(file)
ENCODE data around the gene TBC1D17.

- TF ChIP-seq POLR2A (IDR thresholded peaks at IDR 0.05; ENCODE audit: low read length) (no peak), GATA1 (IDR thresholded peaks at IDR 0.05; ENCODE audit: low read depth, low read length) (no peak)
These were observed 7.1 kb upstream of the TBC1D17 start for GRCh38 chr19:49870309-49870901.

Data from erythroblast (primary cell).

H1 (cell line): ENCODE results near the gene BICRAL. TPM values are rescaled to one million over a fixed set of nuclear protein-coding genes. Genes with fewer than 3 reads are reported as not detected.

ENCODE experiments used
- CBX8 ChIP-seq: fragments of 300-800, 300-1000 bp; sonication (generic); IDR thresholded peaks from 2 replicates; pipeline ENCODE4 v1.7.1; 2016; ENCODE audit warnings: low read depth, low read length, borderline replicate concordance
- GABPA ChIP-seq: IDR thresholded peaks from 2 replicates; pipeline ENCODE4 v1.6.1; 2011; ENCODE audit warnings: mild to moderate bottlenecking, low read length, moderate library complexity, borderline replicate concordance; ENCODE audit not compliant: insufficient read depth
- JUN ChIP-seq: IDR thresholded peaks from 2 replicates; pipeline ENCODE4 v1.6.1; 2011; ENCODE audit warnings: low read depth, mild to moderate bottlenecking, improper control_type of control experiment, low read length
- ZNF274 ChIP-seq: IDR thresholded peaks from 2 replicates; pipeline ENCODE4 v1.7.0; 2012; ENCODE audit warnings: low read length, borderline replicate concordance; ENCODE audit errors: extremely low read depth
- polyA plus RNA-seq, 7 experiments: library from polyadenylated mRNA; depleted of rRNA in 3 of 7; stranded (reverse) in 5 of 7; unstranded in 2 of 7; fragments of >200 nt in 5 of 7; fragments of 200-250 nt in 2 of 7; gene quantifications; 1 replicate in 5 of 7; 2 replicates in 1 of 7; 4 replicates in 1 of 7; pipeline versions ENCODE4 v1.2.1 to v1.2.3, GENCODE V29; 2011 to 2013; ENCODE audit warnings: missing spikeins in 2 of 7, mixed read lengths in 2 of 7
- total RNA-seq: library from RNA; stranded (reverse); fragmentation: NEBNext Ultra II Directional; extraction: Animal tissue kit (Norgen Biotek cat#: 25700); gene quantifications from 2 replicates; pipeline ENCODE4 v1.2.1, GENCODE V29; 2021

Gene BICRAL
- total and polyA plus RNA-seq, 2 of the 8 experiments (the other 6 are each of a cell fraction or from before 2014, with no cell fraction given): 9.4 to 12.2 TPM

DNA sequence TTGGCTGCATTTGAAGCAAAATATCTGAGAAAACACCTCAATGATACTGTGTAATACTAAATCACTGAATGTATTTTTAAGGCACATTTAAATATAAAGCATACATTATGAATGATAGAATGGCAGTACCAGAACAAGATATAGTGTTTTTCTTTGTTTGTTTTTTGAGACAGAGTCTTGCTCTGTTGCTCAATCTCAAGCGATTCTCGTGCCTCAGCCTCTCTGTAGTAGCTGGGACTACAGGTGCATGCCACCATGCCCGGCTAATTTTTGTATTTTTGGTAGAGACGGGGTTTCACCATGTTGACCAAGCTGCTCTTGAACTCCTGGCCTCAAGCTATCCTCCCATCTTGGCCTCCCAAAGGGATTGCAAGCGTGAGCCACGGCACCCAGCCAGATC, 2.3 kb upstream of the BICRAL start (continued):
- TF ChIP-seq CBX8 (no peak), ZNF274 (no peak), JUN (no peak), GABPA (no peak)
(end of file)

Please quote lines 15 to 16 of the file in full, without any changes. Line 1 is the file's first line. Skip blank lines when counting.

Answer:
DNA sequence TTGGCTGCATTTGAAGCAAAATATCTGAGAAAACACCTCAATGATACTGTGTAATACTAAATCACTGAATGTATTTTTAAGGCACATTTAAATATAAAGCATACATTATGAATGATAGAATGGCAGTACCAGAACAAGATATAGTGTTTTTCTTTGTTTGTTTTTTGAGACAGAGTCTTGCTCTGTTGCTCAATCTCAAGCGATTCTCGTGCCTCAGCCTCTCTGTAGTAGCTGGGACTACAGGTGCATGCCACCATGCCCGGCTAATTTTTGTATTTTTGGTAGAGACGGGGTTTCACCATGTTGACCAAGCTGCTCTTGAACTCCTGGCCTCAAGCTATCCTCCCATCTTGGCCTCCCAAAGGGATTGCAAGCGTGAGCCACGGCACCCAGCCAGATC, 2.3 kb upstream of the BICRAL start (continued):
- TF ChIP-seq CBX8 (no peak), ZNF274 (no peak), JUN (no peak), GABPA (no peak)